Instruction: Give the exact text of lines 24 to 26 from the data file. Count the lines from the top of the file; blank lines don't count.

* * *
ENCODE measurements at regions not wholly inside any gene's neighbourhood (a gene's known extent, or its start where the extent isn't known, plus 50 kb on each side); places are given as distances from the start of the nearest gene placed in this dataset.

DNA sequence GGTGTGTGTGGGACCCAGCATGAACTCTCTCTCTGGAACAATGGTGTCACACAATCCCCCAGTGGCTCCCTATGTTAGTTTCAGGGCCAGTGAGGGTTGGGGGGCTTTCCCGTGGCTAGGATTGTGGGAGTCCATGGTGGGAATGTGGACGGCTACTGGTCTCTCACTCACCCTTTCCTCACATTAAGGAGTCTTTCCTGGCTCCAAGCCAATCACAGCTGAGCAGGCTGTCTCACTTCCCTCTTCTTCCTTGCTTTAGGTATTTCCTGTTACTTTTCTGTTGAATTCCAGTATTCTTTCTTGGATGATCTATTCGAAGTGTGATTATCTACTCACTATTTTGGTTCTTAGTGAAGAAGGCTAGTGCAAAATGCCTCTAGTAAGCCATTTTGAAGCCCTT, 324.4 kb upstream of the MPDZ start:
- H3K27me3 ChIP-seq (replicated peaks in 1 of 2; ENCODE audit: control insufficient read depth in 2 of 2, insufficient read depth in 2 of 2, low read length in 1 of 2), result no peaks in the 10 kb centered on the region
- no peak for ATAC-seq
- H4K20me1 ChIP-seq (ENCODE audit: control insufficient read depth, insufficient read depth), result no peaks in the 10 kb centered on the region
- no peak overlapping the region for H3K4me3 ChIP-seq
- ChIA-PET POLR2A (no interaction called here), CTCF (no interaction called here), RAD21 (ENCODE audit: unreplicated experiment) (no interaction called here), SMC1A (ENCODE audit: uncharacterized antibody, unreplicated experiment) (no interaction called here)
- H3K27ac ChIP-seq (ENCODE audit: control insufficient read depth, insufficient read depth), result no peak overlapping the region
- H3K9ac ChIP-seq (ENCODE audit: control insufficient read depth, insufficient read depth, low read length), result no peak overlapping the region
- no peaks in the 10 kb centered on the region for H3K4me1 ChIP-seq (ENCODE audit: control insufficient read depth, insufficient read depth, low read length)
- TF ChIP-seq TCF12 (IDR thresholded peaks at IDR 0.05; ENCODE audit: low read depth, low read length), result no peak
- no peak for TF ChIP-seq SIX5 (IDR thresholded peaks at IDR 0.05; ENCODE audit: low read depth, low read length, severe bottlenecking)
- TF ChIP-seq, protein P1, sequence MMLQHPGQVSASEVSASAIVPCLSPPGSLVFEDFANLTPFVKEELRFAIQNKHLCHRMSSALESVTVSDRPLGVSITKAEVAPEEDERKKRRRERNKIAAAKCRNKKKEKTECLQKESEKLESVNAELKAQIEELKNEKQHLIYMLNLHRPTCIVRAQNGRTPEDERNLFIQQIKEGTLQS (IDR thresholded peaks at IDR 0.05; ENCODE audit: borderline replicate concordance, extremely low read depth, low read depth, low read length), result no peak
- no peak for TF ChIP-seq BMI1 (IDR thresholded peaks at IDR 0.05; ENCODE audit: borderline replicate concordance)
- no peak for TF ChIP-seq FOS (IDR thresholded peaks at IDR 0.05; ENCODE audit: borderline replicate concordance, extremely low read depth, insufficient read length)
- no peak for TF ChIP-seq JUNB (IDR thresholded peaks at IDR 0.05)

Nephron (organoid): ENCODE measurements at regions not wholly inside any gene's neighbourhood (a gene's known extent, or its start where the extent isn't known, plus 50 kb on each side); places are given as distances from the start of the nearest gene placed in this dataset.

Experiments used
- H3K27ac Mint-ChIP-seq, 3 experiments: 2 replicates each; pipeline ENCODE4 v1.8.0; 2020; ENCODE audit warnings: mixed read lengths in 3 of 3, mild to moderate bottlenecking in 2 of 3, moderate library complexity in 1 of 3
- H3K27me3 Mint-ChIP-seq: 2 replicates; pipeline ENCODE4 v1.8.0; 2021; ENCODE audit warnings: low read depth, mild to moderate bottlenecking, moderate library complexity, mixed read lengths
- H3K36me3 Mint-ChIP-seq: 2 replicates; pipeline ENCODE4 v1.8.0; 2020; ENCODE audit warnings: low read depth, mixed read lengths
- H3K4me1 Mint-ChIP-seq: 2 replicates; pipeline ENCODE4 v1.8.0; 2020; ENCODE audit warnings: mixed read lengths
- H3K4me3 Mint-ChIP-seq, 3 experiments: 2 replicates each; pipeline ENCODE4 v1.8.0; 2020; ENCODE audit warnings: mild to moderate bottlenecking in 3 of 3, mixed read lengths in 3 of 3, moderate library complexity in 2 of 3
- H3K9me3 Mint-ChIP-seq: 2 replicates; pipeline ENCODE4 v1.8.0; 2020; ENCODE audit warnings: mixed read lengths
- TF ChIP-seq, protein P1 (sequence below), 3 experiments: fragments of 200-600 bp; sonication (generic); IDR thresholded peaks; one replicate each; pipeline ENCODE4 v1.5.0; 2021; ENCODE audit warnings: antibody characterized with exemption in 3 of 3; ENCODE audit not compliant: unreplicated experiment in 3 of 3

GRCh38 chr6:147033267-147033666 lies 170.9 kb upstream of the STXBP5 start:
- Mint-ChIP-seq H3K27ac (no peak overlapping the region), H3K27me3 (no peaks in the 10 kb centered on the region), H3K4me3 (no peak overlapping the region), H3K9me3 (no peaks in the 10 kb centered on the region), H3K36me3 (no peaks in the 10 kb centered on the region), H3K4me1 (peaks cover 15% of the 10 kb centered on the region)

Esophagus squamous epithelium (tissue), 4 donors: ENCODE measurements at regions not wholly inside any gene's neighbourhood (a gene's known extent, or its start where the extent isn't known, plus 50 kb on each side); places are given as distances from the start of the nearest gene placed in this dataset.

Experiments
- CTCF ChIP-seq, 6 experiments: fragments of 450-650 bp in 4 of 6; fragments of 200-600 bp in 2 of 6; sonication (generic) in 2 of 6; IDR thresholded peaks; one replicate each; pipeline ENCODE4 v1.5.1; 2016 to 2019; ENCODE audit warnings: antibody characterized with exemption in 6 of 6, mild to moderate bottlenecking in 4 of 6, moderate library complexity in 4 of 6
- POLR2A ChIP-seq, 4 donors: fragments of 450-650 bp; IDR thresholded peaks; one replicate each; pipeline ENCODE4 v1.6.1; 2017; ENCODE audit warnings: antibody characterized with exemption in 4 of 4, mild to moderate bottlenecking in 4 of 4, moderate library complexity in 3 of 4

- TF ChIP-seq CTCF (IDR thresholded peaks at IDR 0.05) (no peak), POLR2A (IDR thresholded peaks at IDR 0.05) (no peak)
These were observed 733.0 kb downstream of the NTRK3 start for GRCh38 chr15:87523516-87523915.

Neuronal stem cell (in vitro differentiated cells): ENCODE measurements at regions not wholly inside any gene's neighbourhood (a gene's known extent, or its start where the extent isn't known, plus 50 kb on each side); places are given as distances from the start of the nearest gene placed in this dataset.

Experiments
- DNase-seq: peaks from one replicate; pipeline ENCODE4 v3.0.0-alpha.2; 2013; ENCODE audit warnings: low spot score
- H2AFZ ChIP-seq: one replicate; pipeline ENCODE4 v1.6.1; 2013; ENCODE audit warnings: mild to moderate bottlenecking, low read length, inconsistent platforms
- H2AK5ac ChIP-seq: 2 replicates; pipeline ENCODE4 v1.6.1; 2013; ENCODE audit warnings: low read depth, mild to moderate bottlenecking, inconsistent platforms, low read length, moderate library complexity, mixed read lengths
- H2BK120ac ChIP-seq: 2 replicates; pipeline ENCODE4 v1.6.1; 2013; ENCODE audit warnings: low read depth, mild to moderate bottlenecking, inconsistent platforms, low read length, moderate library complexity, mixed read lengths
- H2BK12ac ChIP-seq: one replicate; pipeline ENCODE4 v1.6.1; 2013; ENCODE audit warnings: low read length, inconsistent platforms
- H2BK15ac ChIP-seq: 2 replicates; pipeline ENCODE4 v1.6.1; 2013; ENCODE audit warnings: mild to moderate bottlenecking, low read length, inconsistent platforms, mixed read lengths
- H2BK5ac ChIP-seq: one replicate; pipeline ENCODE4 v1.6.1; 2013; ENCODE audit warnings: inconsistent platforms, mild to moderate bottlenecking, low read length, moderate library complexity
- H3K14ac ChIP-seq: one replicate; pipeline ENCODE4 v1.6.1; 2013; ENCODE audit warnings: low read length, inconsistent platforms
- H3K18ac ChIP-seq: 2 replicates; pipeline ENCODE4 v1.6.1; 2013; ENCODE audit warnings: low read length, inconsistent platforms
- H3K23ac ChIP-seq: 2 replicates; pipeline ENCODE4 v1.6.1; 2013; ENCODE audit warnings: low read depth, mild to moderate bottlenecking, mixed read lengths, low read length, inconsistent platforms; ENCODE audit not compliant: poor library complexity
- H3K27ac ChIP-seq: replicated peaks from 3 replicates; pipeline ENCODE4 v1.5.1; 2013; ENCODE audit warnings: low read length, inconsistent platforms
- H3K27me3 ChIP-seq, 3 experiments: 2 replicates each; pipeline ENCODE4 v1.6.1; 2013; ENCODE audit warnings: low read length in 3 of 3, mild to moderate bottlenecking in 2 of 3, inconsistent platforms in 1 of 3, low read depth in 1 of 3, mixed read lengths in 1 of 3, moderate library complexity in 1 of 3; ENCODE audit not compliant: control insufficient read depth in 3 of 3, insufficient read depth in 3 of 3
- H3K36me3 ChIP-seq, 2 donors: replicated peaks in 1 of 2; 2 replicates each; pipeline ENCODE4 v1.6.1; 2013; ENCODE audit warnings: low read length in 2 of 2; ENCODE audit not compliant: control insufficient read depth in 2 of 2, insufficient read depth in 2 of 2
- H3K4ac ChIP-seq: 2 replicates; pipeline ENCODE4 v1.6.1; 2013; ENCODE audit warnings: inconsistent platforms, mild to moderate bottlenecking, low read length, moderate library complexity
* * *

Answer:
- H3K9me3 Mint-ChIP-seq: 2 replicates; pipeline ENCODE4 v1.8.0; 2020; ENCODE audit warnings: mixed read lengths
- TF ChIP-seq, protein P1 (sequence below), 3 experiments: fragments of 200-600 bp; sonication (generic); IDR thresholded peaks; one replicate each; pipeline ENCODE4 v1.5.0; 2021; ENCODE audit warnings: antibody characterized with exemption in 3 of 3; ENCODE audit not compliant: unreplicated experiment in 3 of 3

GRCh38 chr6:147033267-147033666 lies 170.9 kb upstream of the STXBP5 start: